WHERE THE BUFFALO ROAM by Janet Roger author of Shamus Dust

Updated: Nov 12


I’m a glutton for stained glass. I travel miles to see it. I even photograph it (and resist taking photographs of anything else), then spend hours poring over the images on my laptop. I’m drawn to it all, from 12th century abbeys, to the windows in Prairie Houses. Even so, an email from Vidimus just recently was eye-popping. Vidimus? It’s an online resource for all things stained glass, indispensable to the addict. And the latest issue has an article called - wait for it - Where the Buffalo Roam.

It’s a review of an exhibition at the Stained Glass Museum of Ely Cathedral, not so very far from Cambridge, England. Now let’s clear up two possible confusions. One: there really are buffalo in that neck of the woods. They’re water buffalo, non-native and nothing to do with stained glass, but all the same it’s best that you know. And two: there is no stained glass in this exhibition. Right?

Where the Buffalo Roam is from the lens of award-winning photojournalist M.J. Alexander; a record of American frontier life as seen in the church and chapel windows of the Plains. For example, the one on the left of my picture. It’s a detail from “The Indian Window” in the Chapel of the University of Central Oklahoma. Its design is by Ray Gilliland of the Delaware Tribe. The model for the eight-foot figure on the right was Benjamin Beames, Choctaw star of the school’s 1942 football team. The window’s inspiration is John Oxenham’s hymn, “In Christ There Is No East or West”. And the makers? UCO students all, many of them returning veterans of World War II, who cut the patterns, painted the glass and fired it. What a celebration of homecoming!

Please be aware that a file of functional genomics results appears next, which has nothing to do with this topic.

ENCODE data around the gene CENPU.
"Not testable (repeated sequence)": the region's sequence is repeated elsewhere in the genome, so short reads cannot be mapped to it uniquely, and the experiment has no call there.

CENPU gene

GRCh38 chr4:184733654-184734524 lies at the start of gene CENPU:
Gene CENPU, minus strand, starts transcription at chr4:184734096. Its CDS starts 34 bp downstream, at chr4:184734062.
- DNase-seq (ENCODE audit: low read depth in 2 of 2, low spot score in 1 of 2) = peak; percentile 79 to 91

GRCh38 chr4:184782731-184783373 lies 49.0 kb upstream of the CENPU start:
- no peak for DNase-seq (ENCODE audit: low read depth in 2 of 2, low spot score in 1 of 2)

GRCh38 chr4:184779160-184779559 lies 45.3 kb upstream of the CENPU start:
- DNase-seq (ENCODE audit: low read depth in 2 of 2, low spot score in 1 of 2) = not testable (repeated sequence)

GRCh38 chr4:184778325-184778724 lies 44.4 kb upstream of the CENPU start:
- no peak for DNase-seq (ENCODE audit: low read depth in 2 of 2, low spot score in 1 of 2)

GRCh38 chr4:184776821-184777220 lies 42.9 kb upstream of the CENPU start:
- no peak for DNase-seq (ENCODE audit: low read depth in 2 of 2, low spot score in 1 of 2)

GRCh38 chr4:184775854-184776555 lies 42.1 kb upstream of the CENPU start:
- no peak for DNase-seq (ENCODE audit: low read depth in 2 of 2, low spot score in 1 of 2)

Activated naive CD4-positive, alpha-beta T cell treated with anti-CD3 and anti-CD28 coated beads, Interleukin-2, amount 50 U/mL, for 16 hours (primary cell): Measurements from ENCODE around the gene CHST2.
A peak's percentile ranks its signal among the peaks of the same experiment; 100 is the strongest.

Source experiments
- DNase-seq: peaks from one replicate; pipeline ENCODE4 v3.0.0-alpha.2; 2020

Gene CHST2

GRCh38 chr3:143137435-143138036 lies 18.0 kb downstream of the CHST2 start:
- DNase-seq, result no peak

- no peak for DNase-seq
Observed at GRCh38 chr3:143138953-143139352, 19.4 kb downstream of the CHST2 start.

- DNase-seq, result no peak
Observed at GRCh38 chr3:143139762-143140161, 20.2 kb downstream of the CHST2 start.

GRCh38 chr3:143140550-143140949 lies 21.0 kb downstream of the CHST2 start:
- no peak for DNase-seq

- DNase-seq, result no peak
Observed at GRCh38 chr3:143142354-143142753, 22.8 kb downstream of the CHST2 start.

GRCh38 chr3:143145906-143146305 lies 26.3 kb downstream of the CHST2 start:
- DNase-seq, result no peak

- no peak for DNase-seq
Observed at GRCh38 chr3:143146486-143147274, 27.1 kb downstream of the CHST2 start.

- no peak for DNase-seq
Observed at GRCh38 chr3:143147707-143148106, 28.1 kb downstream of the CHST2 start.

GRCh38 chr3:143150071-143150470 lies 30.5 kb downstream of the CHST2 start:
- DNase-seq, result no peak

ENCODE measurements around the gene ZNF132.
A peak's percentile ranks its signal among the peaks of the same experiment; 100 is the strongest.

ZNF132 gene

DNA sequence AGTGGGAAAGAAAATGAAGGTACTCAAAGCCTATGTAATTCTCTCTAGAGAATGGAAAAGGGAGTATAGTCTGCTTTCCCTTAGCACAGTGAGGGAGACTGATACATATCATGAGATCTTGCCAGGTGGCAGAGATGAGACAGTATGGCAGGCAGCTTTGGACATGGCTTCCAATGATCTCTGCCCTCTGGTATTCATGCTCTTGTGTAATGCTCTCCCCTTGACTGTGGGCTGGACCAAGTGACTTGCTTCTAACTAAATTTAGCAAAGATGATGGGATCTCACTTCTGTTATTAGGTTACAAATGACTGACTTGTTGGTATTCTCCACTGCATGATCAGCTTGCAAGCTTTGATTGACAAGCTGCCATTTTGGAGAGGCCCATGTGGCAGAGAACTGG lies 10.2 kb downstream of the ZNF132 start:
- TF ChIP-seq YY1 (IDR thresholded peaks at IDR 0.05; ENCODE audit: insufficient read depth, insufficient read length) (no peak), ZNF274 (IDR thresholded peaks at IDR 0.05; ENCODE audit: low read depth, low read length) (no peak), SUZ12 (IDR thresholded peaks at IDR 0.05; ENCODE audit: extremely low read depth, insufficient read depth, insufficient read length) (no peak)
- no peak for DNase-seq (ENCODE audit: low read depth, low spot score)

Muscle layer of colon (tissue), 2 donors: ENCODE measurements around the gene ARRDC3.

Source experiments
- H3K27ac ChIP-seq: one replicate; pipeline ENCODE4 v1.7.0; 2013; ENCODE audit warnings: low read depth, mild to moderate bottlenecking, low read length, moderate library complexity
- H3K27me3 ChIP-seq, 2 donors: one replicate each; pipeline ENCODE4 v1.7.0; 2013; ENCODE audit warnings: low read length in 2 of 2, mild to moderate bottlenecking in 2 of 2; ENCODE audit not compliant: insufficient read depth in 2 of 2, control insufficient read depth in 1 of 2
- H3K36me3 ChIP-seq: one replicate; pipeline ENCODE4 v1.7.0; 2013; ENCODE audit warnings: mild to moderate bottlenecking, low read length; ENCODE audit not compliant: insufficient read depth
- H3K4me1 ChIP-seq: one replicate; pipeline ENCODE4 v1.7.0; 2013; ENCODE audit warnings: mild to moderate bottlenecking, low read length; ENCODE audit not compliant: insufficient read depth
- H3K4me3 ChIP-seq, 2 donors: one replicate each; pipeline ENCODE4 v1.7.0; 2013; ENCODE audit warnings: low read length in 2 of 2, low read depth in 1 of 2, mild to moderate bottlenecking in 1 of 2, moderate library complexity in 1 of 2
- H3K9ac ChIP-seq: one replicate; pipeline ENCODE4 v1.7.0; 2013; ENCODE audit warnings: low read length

The unexpectedness and delight of all this brought to mind a visit to the Smith Museum of Stained Glass in Chicago. (First museum in the United States dedicated solely to stained glass windows, how could I miss?) Delight because, in a 250 meter-long series of galleries, in an unlikely-looking shed on Navy Pier, it housed some of the most remarkable secular and religious window glass I’d ever come across in one place. All of it designed by American and European studios from 1870 onwards. Much of it installed originally in Chicago churches, homes and office buildings. Showcased in Victorian, Prairie, Modern and Contemporary sections, many of the names were completely new to me. And the cream of the crop? Well, for me, the Richard Driehaus collection, no question. Thirteen windows from the Tiffany studio in New York City, some pairs, some triptychs, and all jaw-dropping for their colors and technique. Backlit against the darkened gallery, they turned the unlikely-looking shed into a jewel-box theatre set.

But that was 2010. Four years later the Smith Museum closed its doors on the Navy Pier for good and I still haven’t found out where the collections went. Can anyone tell me?

The exhibition in Ely Cathedral runs through February 20th 2020. Check it out on Vidimus: And sign up for their free monthly newsletter. It’s way better than what’s in the daily news.

Janet Roger is the author of SHAMUS DUST : HARD WINTER, COLD WAR, COOL MURDER - available for purchase on Amazon UK and Amazon US

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